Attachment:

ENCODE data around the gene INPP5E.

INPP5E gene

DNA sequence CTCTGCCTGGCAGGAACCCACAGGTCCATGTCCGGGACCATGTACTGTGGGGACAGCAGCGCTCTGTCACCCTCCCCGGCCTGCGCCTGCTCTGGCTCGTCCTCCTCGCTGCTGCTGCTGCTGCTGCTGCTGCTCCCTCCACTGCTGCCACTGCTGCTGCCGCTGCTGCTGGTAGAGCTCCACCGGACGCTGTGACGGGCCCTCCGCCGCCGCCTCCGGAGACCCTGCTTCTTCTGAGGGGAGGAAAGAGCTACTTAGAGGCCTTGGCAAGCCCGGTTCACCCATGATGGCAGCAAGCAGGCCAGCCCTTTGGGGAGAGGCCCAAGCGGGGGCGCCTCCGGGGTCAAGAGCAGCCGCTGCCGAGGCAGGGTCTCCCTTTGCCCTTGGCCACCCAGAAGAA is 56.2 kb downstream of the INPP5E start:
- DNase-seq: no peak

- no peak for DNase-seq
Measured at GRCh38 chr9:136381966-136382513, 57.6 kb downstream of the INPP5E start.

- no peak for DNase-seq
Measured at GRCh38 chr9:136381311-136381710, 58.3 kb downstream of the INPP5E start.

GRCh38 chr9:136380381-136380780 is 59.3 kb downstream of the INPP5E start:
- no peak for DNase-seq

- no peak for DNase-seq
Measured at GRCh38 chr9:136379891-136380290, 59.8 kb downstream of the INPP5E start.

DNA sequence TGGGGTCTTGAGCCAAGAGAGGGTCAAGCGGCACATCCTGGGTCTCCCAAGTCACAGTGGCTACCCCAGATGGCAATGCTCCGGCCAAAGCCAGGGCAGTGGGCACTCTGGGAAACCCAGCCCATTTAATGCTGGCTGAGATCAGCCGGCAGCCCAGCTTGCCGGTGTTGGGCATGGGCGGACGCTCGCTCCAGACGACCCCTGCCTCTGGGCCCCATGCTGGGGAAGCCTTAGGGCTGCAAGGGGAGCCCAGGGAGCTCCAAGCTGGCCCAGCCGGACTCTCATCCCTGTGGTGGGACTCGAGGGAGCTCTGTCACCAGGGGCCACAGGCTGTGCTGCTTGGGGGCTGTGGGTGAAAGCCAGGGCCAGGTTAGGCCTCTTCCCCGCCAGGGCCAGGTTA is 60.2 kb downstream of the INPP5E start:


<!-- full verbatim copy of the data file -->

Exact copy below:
ENCODE data around the gene INPP5E.

INPP5E gene

DNA sequence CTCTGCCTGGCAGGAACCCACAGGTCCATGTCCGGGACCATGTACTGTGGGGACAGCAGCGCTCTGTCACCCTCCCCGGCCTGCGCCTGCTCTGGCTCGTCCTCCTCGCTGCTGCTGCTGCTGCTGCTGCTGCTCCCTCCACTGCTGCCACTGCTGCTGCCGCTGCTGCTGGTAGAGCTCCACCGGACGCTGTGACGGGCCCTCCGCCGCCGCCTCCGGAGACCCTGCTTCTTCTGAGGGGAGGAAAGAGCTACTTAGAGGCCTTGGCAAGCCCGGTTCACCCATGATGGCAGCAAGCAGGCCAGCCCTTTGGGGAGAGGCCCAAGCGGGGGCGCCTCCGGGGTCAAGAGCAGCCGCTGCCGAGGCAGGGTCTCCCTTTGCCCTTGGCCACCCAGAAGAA is 56.2 kb downstream of the INPP5E start:
- DNase-seq: no peak

- no peak for DNase-seq
Measured at GRCh38 chr9:136381966-136382513, 57.6 kb downstream of the INPP5E start.

- no peak for DNase-seq
Measured at GRCh38 chr9:136381311-136381710, 58.3 kb downstream of the INPP5E start.

GRCh38 chr9:136380381-136380780 is 59.3 kb downstream of the INPP5E start:
- no peak for DNase-seq

- no peak for DNase-seq
Measured at GRCh38 chr9:136379891-136380290, 59.8 kb downstream of the INPP5E start.

DNA sequence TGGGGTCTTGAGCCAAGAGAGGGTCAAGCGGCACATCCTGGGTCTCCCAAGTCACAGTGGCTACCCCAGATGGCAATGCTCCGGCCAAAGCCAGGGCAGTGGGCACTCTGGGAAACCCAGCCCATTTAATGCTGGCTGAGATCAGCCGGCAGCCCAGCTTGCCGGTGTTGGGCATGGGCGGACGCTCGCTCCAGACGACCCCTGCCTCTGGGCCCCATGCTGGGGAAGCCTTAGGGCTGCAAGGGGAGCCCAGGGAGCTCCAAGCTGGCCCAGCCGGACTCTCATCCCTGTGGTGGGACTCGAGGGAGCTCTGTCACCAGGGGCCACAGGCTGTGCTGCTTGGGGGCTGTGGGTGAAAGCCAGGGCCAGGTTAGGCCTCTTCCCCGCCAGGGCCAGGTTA is 60.2 kb downstream of the INPP5E start: